In the Heart of Music

Ah, the evocative art of flirtation. Especially in fiction – and quite often in real life – the grace of amour is quite a capricious mistress. She must be coddled, then given time to cool – then swept off her feet at the exact moment of necessity. Such strict and intellectually-challenging instructions are not for the faint of heart or mind (or anyone of human capacity, at the very least)– but are certainly rife for good opera.

Explored by Gaetano Donizetti in his comedy, “L’elisir d’amore (The Elixir of Love),” the notion lends belief to the time-honored belief that the easily-attainable is often not preferred – though to the characters of this coquettish tale, the lesson comes in the form of a perceived magic elixir.

Taking place in a small village in the Basque Country, it follows the lovelorn peasant Nemorino on his utterly engaging quest to woo the highly educated and sought-after Adina. All the while, the lady of his affections is courted by Sergeant Belcore. To remedy this awful situation, the persistent peasant seeks the aid of one Dr. Dulcamara, a local charlatan masquerading as the inventor of a wondrous elixir containing the ability to make the object of one’s desire fall in love with its consumer. In reality, however, this coveted contraption is simply a glass of Bordeaux.

But according to Donizetti, it is precisely that which we cannot have that holds the most appeal – and if Nemorino ceases his open adoration of his object’s desire, they perhaps she may notice him, after all.

With effortless allure and swagger, the hitherto bumbling protagonist captures the coveted Adina’s heart, just as the respective players at the Martha Cardona Theater, directed by Daniel Cardona, capture that of the audience.

Primarily responsible for that, of course, is the overwhelmingly talented Nathan Carlisle, who lent the vocals most accustomed to the chorus at the Metropolitan Opera to the role of Nemirino. At once expressive and pleasantly engaging, the tremendous tenor’s performance held an air of coy romance – playful, yet nervous, and quite remarkably pure – the very essence of the innocence of love. Combined with a breathtakingly beautiful voice, Carlisle’s performance was nothing short of enchanting and mesmerizing.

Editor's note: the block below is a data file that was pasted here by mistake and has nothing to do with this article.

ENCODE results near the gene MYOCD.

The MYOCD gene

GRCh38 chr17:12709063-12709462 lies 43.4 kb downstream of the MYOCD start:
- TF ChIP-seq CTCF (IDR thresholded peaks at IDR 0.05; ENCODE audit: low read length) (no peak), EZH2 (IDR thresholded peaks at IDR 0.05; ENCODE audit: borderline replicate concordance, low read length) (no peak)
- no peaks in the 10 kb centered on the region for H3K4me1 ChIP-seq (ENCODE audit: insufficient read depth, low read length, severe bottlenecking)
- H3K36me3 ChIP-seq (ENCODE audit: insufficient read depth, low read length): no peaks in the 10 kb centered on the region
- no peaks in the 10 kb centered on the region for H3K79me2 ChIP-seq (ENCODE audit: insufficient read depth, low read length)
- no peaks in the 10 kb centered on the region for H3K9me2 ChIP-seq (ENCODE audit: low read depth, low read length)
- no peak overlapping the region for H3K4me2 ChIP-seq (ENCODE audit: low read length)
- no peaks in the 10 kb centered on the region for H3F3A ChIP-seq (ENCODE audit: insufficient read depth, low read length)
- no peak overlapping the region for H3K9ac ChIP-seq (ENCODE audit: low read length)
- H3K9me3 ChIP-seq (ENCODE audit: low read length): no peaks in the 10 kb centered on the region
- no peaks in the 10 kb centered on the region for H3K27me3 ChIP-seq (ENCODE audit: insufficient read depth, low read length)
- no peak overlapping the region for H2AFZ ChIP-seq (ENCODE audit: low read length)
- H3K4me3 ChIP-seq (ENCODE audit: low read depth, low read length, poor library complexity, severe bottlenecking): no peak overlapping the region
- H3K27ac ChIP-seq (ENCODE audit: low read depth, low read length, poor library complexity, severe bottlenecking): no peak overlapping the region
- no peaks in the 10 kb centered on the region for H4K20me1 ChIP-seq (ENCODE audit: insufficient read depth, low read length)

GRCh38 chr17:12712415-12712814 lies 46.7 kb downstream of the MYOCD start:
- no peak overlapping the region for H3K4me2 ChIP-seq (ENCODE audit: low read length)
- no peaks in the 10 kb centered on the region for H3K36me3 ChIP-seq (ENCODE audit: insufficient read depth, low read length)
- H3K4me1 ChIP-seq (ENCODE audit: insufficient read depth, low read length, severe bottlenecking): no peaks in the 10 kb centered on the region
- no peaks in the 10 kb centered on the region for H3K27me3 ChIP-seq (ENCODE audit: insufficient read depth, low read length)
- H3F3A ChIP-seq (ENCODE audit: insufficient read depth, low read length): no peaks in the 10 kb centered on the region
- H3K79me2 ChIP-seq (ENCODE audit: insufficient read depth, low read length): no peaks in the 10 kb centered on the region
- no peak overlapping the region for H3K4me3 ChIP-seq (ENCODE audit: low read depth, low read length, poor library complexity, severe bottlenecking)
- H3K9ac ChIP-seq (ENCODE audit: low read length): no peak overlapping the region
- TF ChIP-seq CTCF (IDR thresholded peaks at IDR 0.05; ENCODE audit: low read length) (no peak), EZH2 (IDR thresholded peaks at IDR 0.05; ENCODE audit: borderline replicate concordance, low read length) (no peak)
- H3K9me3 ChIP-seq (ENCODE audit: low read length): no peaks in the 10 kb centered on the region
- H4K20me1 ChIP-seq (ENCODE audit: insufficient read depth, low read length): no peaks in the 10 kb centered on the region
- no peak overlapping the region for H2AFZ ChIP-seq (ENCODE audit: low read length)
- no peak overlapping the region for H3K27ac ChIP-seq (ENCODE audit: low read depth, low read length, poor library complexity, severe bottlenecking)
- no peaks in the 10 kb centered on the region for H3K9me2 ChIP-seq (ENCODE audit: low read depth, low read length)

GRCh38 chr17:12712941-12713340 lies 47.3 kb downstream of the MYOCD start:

His leading lady (Jennifer Moore), however, was absolutely nothing to frown at, either. Possessing an exquisitely bright voice, the petite soprano displayed an air of charisma and poise that was more than worthy of the station of the celebrated young Adina.

A comedic delight came in the form of William Roberts as Dr. Dulcamara, as the bass’ excelled in the art of physical comedy, playfully piqued at points preposterous and proper. Himself surprised at the apparent success of his flawed concoction, the face behind Dulcamara’s baffled mask was a true asset to any evening of opera.

Perhaps made more stunning by it scenery, the opera was performed at St. Ann’s Church in Brooklyn Heights – a decidedly expansive establishment blessed with heavenly acoustics.

Combined, the serene and stunning sounds of its talented vocalists, astounding surroundings and marvelous direction, the evening tapered to a sentiment akin to one expressed by Adina: perhaps the most treasured of all gifts is one that was there all along – the joy of song.

About Olga Privman 132 Articles
I spent a good decade dabbling in creating metaphysically-inclined narrative fiction and a mercifully short stream of lackluster poetry. A seasoned connoisseur of college majors, I discovered journalism only recently through a mock review for my mock editor, though my respect for the field is hardly laughable. I eventually plan to teach philosophy at a university and write in my free time while traveling the world, scaling mountains and finding other, more creative ways to stimulate adrenaline. Travel journalism, incidentally, would be a dream profession. Potential employers? Feel free to ruthlessly steal me away from the site. I’ll put that overexposed Miss Brown to shame.

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